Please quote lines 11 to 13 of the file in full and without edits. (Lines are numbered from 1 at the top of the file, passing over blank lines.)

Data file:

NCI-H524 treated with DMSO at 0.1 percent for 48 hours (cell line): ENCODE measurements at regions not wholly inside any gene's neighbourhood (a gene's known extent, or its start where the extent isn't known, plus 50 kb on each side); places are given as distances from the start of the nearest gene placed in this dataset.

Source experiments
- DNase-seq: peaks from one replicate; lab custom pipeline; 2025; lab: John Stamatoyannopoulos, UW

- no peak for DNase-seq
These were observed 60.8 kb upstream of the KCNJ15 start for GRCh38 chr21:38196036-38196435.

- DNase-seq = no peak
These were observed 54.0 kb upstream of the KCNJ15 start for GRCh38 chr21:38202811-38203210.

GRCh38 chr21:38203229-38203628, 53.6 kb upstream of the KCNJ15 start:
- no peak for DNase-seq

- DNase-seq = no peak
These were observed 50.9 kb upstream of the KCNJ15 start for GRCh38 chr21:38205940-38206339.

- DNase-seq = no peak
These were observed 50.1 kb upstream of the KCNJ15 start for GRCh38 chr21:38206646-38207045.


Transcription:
These were observed 50.9 kb upstream of the KCNJ15 start for GRCh38 chr21:38205940-38206339.

- DNase-seq = no peak
These were observed 50.1 kb upstream of the KCNJ15 start for GRCh38 chr21:38206646-38207045.